Protestors walk by the Trump hotel during the 'Tax March' to call on US President Donald Trump to release his tax records on April 15, 2017 in Washington, DC. / AFP PHOTO / Mandel Ngan (Photo credit should read MANDEL NGAN/AFP/Getty Images)
Protestors take part in the 'Tax March' to call on US President Donald Trump to release his tax records on April 15, 2017 in New York. / AFP PHOTO / KENA BETANCUR (Photo credit should read KENA BETANCUR/AFP/Getty Images)
Protestors take part in the 'Tax March' to call on US President Donald Trump to release his tax records on April 15, 2017 in New York. / AFP PHOTO / KENA BETANCUR (Photo credit should read KENA BETANCUR/AFP/Getty Images)
Protestors take part in the 'Tax March' to call on US President Donald Trump to release his tax records on April 15, 2017 in New York. / AFP PHOTO / KENA BETANCUR (Photo credit should read KENA BETANCUR/AFP/Getty Images)
Protestors gather in Center City Philadelphia, PA, ahead of the April 15 Tax Day March. Around the nation thousands are expected to participate in similar protests against the Trump-administration. (Photo by Bastiaan Slabbers/NurPhoto via Getty Images)
Protestor holds a sign during a Tax Day protest rally and march in Center City Philadelphia, on April 15, 2017. Around the nation thousands are expected to participate in similar protests against the Trump-administration. (Photo by Bastiaan Slabbers/NurPhoto via Getty Images)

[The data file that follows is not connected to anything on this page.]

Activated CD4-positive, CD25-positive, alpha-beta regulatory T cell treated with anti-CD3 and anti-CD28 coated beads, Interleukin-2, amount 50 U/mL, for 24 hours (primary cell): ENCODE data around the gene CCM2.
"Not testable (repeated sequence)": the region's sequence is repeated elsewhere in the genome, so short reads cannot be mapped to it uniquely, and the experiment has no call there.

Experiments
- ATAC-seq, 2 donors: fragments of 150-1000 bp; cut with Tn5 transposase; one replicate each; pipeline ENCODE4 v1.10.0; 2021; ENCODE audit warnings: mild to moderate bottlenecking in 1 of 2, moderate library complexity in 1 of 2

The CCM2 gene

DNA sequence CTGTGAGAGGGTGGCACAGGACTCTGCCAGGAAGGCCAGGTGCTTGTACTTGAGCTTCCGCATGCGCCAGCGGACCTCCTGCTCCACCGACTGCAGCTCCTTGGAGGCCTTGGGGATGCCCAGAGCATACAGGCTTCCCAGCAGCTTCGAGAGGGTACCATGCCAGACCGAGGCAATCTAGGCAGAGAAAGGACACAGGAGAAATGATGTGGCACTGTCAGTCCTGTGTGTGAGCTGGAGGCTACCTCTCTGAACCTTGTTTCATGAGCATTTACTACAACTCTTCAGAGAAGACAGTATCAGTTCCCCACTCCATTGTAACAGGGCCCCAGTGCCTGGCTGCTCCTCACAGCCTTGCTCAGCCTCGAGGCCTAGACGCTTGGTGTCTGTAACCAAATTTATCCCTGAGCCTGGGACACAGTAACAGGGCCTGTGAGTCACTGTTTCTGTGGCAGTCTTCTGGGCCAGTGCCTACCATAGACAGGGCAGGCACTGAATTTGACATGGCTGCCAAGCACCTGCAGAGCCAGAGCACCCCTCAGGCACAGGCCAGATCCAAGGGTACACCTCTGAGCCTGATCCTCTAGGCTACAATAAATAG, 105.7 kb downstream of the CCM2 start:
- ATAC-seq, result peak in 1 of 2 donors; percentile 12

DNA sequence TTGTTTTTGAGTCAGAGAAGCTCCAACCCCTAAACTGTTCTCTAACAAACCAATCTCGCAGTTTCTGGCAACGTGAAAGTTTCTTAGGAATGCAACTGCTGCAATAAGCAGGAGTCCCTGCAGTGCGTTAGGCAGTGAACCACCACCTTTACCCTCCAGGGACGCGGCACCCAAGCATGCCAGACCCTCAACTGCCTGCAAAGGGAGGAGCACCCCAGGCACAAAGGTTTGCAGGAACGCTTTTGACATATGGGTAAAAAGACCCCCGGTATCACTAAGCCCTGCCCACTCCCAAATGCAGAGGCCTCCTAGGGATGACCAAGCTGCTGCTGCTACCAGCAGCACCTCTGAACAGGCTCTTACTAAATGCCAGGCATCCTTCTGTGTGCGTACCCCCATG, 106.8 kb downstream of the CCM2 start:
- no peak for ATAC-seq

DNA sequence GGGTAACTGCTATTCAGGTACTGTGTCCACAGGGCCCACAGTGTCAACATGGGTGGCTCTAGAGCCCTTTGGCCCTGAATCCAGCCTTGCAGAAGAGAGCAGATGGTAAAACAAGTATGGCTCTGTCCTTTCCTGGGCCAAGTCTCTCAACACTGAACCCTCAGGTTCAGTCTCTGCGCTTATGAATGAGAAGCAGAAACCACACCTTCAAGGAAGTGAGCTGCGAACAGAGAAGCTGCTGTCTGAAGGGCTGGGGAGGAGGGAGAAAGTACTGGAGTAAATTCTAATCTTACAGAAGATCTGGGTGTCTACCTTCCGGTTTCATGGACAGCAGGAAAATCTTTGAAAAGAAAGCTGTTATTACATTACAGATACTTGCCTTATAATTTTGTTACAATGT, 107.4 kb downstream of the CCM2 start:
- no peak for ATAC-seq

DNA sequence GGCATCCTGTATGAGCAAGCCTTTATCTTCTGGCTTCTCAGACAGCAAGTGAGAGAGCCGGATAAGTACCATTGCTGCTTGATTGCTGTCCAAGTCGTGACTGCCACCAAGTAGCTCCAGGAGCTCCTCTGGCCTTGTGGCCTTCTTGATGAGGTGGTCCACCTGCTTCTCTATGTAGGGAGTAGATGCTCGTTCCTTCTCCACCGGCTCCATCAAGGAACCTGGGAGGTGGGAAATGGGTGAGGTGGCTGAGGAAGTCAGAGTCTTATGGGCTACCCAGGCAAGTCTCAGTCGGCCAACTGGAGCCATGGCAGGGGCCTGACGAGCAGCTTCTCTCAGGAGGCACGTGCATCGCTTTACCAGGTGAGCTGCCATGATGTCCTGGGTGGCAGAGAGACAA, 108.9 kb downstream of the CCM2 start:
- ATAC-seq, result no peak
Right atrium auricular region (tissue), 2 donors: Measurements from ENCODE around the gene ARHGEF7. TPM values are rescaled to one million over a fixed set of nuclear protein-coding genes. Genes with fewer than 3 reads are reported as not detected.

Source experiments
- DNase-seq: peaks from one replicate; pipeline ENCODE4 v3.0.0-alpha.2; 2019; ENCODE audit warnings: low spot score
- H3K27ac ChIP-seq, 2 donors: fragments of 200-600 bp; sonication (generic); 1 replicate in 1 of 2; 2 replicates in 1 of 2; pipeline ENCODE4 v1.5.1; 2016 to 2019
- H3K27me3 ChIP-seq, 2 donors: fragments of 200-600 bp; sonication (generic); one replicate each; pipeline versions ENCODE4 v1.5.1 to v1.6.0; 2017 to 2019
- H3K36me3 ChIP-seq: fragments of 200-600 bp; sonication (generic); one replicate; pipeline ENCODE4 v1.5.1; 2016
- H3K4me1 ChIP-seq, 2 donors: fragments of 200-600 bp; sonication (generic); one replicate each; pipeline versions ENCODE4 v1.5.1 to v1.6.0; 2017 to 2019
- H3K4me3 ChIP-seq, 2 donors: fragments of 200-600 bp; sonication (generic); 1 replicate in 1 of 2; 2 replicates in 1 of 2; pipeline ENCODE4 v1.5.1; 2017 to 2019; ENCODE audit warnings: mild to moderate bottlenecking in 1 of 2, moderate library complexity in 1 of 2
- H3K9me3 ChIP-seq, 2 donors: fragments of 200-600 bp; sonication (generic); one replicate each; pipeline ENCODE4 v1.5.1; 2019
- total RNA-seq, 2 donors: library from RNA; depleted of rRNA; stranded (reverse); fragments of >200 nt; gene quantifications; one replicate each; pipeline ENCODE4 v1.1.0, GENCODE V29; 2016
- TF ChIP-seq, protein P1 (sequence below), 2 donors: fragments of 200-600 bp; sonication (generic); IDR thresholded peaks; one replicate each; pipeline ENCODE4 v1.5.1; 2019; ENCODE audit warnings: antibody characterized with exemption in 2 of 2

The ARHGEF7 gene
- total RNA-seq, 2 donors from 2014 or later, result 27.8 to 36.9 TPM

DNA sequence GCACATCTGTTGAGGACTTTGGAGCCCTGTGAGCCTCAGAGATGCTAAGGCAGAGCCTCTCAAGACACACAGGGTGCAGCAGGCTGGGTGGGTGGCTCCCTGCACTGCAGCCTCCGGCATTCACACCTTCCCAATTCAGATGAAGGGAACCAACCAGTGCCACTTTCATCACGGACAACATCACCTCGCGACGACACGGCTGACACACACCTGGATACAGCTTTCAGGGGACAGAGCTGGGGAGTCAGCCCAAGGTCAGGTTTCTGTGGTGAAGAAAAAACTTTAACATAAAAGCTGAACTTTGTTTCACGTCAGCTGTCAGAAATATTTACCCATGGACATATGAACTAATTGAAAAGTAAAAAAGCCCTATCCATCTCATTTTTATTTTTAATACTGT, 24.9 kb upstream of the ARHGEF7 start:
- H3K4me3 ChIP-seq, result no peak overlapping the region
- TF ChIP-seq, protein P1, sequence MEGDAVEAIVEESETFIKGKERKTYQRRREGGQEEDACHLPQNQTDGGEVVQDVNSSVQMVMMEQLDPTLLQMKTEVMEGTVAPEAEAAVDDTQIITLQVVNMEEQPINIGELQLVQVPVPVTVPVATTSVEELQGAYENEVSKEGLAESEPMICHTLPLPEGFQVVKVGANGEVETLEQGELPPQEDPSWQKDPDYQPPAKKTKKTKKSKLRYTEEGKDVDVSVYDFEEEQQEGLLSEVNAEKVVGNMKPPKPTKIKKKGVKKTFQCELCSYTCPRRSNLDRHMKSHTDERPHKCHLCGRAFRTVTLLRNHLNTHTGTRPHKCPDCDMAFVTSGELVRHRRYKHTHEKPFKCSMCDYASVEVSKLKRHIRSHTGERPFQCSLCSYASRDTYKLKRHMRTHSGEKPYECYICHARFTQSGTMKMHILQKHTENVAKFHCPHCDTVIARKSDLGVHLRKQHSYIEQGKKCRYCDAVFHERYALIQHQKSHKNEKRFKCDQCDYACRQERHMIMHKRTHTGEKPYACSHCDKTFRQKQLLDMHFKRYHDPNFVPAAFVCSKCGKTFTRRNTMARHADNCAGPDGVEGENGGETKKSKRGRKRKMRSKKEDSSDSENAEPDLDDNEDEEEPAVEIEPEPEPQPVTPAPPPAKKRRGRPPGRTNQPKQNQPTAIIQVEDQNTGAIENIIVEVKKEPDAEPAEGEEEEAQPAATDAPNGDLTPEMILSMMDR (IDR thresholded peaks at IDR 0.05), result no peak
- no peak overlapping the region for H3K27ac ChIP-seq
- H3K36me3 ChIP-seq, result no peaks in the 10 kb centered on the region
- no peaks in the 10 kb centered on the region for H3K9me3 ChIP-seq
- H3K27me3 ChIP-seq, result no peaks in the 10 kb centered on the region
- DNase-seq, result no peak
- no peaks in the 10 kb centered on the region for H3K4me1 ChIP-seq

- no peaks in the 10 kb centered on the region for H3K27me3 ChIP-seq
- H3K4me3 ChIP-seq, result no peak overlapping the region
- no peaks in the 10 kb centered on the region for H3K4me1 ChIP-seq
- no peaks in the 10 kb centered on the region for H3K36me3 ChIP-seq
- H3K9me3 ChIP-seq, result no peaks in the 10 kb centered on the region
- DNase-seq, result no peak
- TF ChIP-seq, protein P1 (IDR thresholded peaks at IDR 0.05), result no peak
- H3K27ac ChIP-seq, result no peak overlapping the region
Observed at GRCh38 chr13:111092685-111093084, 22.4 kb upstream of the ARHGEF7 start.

Protestors take part in the 'Tax March' to call on US President Donald Trump to release his tax records on April 15, 2017 in Washington, DC. / AFP PHOTO / Mandel Ngan (Photo credit should read MANDEL NGAN/AFP/Getty Images)
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The support for the current law reveals a significant shift in public sentiment. The ABC/Post poll conducted in January found more even sentiments as Trump began his first term, with 46 percent opposed to repeal and 47 percent in favor. The option of "improvement" was not offered in that survey.

The newer poll comes after the president and Congress failed at their first attempt to replace and repeal the law. House Speaker Paul Ryan canceled a vote on the legislation at the last minute when it became apparent that there was insufficient Republican support -- despite the party controlling the House -- to see the legislation pass.

Trump has promised to repeal and replace the law with a new piece of legislation in the future, but has yet to reveal any details on what that bill might include.

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""If our healthcare plan is approved, you will see real healthcare and premiums will start tumbling down. ObamaCare is in a death spiral!" Trump tweeted on Monday.

Sean Spicer also spoke out about the legislation during his Monday press briefing, telling reporters it remained a priority for the Trump administration.

"We feel very good about the direction that it's going in. It's been very positive," he said.